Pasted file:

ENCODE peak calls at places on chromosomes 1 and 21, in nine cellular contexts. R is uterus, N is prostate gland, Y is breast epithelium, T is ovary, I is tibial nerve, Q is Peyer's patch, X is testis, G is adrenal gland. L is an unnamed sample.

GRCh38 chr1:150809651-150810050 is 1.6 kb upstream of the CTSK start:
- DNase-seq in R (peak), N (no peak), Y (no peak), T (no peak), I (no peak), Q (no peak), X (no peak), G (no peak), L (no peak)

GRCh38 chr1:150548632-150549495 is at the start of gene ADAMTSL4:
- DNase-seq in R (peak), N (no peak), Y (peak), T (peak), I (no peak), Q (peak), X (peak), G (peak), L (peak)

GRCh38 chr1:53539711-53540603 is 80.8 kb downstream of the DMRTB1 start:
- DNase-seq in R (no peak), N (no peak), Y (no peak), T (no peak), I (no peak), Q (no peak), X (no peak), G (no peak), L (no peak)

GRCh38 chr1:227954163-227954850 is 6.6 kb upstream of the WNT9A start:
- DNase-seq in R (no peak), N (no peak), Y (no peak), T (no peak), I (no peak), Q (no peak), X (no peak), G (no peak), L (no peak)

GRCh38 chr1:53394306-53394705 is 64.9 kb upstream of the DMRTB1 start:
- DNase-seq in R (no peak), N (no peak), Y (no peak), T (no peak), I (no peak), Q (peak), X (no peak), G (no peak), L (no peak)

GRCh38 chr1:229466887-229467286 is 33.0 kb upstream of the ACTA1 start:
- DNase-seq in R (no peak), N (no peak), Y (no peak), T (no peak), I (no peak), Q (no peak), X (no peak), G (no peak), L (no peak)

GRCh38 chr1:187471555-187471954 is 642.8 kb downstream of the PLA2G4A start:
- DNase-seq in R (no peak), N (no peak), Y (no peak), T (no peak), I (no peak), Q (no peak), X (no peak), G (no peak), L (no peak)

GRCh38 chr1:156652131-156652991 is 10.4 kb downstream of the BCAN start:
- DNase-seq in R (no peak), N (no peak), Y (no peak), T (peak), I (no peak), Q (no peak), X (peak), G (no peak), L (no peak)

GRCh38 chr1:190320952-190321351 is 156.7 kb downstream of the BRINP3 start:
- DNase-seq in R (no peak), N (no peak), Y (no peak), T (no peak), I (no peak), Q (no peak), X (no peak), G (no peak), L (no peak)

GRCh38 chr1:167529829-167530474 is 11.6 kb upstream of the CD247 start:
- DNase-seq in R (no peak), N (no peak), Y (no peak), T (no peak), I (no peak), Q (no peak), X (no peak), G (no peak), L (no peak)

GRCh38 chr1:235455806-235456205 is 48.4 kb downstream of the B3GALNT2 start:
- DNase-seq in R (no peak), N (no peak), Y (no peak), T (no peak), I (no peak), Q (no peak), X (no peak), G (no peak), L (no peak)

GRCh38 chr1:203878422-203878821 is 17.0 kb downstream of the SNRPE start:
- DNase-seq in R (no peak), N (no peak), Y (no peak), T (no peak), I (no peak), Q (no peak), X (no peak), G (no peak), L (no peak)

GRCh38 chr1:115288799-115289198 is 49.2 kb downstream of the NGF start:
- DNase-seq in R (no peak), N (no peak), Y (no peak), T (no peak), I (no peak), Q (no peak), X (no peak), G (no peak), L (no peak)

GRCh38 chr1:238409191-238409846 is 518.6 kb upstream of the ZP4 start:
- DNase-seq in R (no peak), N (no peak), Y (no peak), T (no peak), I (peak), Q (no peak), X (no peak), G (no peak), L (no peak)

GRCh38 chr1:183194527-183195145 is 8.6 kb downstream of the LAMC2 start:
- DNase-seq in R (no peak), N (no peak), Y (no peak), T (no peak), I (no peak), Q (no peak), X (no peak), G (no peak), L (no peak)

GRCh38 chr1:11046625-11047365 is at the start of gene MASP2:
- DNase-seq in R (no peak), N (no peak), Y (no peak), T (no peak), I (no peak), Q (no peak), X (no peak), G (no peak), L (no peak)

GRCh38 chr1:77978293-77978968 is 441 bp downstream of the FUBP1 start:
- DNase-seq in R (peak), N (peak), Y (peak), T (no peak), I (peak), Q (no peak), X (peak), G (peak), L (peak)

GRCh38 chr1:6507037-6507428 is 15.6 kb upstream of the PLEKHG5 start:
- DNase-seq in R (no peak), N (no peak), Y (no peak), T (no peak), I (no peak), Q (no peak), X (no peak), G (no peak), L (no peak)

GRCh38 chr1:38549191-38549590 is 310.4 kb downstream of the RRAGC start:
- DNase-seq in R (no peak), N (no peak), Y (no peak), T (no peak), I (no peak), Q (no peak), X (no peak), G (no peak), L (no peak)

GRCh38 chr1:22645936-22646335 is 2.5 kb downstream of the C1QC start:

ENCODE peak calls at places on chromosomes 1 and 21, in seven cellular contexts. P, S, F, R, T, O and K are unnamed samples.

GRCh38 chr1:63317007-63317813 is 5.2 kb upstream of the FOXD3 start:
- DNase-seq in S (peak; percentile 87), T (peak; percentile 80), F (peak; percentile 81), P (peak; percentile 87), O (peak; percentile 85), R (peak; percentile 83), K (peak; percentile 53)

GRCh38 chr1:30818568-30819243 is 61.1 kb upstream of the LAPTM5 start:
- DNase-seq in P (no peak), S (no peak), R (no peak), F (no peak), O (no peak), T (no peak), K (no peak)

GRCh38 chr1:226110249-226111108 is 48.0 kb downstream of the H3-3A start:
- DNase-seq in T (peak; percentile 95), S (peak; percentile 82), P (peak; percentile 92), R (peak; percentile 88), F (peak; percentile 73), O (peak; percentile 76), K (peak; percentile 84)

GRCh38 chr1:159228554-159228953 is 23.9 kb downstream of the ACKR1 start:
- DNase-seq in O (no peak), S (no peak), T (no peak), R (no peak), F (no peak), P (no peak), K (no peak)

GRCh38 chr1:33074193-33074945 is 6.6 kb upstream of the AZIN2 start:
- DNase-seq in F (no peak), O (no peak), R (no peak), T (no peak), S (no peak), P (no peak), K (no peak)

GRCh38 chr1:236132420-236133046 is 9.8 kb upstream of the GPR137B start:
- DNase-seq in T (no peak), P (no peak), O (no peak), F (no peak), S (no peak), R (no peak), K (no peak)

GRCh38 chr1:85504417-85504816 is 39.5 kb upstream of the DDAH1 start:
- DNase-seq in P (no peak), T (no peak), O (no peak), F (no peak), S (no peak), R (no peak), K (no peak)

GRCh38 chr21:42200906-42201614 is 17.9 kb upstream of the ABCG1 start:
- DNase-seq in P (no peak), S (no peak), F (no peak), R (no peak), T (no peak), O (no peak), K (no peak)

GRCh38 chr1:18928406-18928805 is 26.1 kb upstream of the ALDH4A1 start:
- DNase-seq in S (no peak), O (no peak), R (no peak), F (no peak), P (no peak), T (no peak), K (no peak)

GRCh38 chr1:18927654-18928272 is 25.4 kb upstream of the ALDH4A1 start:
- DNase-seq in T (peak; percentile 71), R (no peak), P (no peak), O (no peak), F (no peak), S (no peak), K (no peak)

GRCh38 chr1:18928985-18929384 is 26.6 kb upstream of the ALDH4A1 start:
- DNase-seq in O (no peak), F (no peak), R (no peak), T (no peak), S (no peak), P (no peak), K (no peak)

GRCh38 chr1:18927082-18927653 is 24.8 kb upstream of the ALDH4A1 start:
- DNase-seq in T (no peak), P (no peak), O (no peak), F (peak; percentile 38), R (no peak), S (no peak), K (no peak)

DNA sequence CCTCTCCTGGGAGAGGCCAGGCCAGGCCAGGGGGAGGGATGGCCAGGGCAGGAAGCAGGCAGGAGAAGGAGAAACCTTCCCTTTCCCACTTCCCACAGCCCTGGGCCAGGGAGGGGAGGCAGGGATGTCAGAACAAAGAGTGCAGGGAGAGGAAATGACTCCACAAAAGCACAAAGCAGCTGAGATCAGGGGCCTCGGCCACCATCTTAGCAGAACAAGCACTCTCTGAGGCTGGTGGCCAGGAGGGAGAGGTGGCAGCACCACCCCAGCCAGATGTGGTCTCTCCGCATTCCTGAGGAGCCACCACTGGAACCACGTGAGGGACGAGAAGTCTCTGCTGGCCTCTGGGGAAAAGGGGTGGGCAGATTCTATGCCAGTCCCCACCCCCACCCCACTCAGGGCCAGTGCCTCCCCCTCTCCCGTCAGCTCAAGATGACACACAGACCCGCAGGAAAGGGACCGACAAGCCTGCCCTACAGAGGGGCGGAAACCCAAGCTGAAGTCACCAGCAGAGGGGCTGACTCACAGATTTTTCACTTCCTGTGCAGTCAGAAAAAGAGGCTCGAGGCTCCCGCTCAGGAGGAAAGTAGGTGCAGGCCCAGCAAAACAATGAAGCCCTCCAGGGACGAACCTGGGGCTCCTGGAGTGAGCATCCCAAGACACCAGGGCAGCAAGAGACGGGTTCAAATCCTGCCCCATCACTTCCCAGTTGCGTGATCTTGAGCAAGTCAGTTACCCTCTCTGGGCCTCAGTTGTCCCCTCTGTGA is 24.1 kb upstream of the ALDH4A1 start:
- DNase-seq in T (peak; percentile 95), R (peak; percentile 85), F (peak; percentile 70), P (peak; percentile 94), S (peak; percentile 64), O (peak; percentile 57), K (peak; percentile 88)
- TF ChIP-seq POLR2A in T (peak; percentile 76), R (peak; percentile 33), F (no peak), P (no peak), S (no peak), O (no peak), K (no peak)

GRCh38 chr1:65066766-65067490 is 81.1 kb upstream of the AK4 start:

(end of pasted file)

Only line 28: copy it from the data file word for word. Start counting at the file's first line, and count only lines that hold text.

GRCh38 chr1:238409191-238409846 is 518.6 kb upstream of the ZP4 start: